- What are the prospects for humanitarian internationalism under imperial conditions?
- Which countries does the U.S. select as targets and what are their characteristics?
- What can we learn about "hard power" from the two wars against Iraq?
- What role did myths play in justifying NATO's war against Libya?
- What impact has Wikileaks had in changing U.S. foreign policy?
- Has Wikileaks lived up to its promise of "opening governments"?
- What do we learn about torture and U.S. war crimes from Wikileaks' Iraq War Logs?
- What is the role of national rhetoric in the mutual antagonism between Iran and the U.S.?
- Why does the issue of moral hypocrisy matter when it comes to interventions that some justify on humanitarian grounds?
- How does one align torture with the defense of liberal democracy?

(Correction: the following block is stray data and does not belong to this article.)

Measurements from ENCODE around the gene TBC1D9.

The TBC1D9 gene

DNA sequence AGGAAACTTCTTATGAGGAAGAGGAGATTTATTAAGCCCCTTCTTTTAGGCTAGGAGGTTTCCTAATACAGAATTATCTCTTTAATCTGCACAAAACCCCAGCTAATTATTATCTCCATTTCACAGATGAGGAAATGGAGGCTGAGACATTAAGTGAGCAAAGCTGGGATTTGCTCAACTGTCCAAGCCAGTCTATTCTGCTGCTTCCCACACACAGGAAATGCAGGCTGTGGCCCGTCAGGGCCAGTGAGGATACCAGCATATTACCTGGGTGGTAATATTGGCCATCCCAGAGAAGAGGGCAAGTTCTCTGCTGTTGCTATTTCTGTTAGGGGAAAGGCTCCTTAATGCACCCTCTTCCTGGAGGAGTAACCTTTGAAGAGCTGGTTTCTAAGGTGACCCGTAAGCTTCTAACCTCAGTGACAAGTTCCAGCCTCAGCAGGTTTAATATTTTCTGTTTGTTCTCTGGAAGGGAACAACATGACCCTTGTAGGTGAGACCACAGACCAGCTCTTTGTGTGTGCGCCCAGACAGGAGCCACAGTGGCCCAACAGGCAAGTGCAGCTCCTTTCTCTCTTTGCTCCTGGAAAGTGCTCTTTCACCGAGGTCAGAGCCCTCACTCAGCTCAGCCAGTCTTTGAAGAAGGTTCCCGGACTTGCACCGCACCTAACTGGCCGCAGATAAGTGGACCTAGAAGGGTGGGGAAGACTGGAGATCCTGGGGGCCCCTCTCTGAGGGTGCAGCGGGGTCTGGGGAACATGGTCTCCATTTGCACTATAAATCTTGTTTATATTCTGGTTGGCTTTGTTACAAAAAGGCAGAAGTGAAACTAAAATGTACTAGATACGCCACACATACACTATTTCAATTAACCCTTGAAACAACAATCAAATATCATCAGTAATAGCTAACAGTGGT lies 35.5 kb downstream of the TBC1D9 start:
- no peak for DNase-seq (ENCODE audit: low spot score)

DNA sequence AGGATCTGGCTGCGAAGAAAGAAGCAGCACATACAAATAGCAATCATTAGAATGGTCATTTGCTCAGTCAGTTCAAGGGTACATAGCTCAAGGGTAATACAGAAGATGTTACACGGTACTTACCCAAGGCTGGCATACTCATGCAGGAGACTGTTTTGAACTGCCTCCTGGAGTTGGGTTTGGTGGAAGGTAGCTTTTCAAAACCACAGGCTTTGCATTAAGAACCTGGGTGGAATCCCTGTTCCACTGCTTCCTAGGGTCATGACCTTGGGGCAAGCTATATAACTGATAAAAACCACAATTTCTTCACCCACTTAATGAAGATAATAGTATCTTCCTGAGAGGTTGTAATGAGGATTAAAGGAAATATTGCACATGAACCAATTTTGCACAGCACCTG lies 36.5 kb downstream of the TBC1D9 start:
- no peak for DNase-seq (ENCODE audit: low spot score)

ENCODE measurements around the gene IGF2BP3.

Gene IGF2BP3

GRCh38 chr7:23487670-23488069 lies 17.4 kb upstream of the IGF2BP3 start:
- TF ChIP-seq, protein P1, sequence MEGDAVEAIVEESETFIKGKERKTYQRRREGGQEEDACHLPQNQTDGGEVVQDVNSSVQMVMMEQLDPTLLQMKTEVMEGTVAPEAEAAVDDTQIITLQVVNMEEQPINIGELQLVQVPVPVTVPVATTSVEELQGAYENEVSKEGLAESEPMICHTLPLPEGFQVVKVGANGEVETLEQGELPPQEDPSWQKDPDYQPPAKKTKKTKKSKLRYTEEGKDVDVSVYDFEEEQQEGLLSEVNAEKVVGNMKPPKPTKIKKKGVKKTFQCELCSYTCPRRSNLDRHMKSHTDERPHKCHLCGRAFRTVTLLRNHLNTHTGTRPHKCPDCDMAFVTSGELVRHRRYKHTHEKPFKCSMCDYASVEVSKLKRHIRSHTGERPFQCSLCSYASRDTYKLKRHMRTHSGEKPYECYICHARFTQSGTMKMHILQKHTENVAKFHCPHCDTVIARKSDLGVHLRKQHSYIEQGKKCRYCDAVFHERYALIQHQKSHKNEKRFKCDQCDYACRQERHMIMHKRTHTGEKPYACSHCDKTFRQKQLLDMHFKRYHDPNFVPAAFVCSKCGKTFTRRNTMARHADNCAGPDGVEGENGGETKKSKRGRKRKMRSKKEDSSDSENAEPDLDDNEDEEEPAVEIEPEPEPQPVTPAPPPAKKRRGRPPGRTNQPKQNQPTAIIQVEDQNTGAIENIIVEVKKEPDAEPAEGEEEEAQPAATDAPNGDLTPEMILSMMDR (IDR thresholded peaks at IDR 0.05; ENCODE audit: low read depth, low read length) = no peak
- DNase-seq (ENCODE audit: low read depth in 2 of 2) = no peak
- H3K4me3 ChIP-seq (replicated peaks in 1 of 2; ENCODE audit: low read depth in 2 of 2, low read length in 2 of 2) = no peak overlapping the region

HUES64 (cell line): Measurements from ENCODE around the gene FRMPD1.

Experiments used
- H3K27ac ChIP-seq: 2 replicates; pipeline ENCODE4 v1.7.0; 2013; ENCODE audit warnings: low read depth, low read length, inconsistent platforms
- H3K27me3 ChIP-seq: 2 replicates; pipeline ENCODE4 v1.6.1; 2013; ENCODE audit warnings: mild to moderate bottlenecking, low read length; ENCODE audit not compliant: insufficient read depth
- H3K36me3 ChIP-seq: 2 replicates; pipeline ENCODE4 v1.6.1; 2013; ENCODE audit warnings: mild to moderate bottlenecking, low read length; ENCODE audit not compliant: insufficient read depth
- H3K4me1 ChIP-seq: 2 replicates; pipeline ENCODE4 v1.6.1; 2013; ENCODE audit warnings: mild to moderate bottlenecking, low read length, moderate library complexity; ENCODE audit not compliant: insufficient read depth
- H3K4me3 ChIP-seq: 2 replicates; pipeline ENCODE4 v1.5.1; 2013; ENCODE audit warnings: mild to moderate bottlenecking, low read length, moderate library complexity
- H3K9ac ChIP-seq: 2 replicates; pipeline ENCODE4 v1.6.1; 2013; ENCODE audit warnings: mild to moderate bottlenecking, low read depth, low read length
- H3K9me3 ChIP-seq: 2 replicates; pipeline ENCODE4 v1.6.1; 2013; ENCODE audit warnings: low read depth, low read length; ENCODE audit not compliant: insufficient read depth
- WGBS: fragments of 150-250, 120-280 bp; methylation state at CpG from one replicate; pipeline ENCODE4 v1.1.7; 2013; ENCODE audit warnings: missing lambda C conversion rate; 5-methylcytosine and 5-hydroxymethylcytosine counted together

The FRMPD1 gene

- What are the processes, patterns, and agents behind the militarization of university research in Canada?
- What is the nature of the militarization of the academy?
- Can academic research be critical and ethical when funded by the military and private defence contractors?
These are just some of the hotly contested questions addressed by the contributors to this, the second volume from our seminar series in The New Imperialism. The contributors to this volume are: Laura Beach, Jessica Cobran, Sabrina Guerrieri, MacLean Hawley, Natalie Jansezian, and Corey Seaton, with an introduction and chapter by the volume editor and several appendices consisting of "classics" in the field by such authors as Randolph Bourne, Smedley Butler, and Mark Twain.